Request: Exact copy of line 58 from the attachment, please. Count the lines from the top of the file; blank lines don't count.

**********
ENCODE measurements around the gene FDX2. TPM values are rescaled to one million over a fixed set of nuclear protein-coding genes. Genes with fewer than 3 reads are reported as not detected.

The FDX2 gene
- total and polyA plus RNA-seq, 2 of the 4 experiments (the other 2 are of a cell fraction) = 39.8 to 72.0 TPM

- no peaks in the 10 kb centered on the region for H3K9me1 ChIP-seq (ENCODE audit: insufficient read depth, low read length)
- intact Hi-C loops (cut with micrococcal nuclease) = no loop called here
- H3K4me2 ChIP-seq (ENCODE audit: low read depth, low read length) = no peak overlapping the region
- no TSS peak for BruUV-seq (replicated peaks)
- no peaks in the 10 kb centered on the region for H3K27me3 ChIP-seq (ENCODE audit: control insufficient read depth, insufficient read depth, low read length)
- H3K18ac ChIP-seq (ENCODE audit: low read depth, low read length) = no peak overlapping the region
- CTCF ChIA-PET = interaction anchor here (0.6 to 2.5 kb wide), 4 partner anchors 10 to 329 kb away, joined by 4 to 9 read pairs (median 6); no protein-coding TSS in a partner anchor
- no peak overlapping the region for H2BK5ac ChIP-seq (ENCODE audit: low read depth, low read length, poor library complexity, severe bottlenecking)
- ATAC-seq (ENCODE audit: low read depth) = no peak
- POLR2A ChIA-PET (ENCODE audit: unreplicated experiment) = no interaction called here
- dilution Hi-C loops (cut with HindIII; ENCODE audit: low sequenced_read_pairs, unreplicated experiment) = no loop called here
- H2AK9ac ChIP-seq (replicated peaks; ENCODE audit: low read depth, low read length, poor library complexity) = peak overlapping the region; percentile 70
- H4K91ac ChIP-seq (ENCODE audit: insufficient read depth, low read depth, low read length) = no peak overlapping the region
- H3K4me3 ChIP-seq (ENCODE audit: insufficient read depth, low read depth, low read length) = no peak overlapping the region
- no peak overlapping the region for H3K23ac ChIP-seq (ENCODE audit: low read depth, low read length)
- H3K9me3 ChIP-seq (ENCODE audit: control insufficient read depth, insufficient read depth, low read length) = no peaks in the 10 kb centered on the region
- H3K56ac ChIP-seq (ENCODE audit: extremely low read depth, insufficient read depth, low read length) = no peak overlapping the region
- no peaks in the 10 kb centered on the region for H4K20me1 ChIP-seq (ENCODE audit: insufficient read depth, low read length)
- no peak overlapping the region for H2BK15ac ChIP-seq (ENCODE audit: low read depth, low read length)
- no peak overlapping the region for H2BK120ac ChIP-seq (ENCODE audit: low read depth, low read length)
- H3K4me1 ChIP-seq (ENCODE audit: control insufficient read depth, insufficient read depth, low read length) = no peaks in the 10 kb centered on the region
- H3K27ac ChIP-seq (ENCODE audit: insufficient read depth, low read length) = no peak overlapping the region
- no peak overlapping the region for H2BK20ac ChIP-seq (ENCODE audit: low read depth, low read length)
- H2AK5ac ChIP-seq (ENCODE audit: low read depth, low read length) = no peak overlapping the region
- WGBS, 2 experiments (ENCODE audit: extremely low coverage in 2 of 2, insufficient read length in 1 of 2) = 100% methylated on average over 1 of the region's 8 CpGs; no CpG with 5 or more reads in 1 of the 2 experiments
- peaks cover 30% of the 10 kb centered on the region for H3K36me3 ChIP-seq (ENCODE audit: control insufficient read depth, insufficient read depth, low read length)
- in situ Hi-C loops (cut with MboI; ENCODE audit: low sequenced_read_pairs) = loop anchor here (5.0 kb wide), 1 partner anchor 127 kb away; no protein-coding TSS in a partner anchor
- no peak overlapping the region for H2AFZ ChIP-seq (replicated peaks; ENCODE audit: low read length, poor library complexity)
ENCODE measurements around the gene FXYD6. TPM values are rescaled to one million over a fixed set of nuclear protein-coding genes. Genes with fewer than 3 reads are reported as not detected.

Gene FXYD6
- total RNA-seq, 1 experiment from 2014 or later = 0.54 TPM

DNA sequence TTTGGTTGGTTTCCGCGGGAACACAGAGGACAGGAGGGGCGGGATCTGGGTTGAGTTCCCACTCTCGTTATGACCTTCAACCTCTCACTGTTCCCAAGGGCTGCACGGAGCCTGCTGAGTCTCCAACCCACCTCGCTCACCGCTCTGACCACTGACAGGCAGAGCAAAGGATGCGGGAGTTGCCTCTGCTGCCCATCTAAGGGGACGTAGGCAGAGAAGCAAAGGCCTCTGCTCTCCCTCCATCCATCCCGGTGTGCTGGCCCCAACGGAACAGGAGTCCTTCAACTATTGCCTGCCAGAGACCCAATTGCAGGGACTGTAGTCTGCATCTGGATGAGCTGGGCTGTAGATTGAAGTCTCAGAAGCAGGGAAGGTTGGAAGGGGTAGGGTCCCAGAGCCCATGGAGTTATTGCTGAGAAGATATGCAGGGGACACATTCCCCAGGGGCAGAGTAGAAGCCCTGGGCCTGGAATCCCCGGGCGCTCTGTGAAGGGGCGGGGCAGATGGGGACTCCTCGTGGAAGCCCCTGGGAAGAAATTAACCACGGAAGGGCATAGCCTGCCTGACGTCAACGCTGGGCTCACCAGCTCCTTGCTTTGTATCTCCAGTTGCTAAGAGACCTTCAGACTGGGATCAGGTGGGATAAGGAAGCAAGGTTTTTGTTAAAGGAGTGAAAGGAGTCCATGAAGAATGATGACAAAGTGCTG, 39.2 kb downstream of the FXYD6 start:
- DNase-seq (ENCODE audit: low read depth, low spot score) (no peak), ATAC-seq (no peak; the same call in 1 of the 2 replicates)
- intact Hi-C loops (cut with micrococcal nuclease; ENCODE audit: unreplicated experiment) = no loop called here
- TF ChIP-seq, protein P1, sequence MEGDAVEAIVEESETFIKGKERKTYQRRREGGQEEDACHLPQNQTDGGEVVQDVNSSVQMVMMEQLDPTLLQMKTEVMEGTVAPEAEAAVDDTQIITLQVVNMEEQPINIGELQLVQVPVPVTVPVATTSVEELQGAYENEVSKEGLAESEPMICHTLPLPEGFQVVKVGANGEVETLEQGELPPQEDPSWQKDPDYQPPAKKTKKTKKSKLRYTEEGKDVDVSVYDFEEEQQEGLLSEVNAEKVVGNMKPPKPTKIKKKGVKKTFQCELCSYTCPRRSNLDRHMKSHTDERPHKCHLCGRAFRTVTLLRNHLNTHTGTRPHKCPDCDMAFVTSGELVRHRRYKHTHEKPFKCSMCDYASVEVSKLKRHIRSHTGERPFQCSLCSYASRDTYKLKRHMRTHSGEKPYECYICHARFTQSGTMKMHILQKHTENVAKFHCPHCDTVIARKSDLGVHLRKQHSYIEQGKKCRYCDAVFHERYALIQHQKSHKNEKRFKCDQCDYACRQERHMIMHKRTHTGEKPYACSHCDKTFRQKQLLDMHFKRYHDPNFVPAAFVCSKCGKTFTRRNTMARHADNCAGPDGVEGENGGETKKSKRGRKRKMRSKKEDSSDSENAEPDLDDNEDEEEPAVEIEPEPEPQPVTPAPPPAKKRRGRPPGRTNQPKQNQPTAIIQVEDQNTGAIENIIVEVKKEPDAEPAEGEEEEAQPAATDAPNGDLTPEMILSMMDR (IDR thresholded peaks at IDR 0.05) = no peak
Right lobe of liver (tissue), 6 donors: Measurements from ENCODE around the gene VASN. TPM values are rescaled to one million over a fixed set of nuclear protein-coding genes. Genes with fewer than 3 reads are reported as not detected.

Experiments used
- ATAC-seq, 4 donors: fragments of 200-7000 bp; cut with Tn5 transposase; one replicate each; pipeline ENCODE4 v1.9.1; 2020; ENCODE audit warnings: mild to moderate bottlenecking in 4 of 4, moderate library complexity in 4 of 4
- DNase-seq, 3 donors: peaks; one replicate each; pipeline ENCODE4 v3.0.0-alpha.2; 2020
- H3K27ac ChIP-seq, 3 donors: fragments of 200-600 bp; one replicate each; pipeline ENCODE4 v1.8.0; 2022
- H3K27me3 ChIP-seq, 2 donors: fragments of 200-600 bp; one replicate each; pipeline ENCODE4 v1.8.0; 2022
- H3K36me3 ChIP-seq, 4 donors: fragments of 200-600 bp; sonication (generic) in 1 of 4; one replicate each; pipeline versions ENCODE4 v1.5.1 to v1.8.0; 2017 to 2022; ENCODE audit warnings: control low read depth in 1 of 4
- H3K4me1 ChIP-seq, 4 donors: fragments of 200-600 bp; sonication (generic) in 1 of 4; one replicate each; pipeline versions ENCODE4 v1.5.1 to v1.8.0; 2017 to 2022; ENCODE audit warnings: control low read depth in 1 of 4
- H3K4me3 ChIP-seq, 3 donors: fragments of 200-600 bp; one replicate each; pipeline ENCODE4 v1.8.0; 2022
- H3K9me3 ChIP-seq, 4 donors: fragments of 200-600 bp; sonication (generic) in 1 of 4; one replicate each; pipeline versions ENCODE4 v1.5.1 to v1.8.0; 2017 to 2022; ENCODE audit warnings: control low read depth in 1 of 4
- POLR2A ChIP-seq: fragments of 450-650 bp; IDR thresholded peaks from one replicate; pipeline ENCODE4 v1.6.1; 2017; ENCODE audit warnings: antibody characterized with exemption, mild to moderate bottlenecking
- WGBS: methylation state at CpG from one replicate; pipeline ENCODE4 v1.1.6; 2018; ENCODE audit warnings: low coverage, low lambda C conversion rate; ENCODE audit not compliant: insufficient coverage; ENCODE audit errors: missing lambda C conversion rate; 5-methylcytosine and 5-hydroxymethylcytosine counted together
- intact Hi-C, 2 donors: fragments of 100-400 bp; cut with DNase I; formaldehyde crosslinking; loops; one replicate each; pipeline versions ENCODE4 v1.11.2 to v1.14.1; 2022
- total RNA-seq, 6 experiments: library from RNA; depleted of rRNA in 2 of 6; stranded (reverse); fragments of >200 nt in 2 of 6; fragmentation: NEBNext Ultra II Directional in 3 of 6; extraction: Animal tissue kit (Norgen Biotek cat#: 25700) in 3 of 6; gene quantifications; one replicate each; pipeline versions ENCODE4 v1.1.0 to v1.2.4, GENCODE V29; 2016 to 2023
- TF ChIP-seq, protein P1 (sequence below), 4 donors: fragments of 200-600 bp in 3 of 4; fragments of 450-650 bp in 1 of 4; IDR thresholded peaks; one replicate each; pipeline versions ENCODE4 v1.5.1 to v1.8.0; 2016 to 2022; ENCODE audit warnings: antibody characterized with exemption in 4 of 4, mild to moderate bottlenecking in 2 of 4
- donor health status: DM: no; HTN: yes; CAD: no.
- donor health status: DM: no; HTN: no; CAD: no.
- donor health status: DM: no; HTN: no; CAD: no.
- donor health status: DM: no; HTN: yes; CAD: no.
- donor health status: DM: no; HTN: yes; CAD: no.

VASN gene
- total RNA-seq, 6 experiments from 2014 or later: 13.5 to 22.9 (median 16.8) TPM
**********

- donor health status: DM: no; HTN: yes; CAD: no.